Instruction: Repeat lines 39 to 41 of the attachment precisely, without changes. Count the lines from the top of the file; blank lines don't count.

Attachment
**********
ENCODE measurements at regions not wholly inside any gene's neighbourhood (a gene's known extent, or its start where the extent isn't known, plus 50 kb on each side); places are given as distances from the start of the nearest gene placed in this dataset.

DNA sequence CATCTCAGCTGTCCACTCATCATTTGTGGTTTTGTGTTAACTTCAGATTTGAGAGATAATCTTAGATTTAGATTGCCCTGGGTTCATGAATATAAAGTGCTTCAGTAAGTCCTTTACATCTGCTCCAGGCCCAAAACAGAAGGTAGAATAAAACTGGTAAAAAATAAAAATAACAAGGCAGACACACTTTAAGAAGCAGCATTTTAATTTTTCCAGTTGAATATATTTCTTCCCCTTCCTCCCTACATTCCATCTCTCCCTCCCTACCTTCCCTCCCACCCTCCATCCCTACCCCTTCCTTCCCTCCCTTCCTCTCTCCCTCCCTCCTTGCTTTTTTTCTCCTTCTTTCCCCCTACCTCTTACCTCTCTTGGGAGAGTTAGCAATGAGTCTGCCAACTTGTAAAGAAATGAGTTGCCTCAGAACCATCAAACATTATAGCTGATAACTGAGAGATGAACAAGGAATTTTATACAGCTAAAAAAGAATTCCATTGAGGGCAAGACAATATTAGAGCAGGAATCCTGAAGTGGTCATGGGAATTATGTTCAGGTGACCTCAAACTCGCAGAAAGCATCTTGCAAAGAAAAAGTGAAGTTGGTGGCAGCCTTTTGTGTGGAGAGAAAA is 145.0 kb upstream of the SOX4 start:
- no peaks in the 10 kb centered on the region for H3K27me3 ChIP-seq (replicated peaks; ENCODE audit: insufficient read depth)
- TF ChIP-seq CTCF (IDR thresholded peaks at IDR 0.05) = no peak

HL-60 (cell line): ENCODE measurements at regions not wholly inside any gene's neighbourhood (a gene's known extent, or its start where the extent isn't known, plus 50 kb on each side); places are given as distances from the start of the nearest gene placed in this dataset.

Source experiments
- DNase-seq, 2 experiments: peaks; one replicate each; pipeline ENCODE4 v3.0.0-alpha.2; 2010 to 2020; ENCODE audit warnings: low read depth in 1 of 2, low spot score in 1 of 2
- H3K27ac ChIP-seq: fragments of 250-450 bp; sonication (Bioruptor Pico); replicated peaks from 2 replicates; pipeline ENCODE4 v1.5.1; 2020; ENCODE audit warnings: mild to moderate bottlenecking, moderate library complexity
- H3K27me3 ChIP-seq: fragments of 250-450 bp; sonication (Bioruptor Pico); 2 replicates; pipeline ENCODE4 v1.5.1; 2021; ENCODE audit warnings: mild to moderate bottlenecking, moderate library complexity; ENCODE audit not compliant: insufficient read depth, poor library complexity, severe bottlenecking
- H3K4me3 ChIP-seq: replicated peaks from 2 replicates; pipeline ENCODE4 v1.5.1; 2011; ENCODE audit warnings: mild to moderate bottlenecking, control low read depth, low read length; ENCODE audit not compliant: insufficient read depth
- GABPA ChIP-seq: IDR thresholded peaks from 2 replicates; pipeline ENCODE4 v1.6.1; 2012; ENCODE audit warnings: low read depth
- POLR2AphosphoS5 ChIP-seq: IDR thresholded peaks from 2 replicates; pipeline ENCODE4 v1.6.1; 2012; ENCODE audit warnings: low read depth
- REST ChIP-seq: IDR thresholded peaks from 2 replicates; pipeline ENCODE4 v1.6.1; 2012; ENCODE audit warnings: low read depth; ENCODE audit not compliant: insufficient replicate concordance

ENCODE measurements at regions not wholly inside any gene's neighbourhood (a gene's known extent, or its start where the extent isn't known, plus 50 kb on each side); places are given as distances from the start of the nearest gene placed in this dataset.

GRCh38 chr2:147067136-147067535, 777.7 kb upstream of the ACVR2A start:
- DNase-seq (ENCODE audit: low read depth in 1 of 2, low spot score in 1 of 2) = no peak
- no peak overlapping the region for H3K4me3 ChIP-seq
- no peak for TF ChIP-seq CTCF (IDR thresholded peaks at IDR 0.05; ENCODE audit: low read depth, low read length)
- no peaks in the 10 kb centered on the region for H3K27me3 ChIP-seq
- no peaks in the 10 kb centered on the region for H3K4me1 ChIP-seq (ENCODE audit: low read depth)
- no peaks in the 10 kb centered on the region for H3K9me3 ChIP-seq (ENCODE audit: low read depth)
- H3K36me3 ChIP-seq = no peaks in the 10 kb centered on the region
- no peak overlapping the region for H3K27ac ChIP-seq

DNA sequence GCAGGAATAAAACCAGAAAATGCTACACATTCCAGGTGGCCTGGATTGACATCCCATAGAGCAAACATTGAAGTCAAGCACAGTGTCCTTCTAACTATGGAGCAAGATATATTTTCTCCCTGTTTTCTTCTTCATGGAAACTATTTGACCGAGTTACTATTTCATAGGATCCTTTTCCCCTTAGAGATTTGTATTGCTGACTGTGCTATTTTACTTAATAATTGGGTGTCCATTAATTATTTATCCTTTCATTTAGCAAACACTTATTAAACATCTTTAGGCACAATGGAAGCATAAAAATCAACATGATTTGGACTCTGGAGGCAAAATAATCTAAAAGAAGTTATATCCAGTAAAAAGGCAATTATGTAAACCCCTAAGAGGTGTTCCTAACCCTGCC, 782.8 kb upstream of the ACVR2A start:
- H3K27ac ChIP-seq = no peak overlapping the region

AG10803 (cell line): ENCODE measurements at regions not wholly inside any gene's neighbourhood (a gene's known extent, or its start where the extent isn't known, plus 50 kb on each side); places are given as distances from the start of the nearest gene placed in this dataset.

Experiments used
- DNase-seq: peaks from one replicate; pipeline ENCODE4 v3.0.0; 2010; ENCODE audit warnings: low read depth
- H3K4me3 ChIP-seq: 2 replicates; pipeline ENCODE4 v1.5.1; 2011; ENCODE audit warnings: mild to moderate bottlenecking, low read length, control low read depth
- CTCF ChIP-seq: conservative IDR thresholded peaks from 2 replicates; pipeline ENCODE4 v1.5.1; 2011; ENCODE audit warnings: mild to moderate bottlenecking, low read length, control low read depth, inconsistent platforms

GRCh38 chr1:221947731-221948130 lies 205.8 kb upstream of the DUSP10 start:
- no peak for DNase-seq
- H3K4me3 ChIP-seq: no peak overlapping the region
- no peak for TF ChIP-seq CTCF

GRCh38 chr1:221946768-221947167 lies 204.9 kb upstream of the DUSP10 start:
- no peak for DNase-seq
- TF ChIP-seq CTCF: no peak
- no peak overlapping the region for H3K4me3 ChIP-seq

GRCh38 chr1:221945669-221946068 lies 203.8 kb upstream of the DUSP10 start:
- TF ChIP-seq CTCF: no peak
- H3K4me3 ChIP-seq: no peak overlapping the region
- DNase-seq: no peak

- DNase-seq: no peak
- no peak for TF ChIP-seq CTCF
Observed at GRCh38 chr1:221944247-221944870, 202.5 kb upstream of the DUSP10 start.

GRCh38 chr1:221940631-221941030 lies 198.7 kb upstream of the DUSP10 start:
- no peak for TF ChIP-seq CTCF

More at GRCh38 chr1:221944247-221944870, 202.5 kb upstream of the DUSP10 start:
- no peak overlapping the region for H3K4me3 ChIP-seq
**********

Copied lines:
GRCh38 chr1:221945669-221946068 lies 203.8 kb upstream of the DUSP10 start:
- TF ChIP-seq CTCF: no peak
- H3K4me3 ChIP-seq: no peak overlapping the region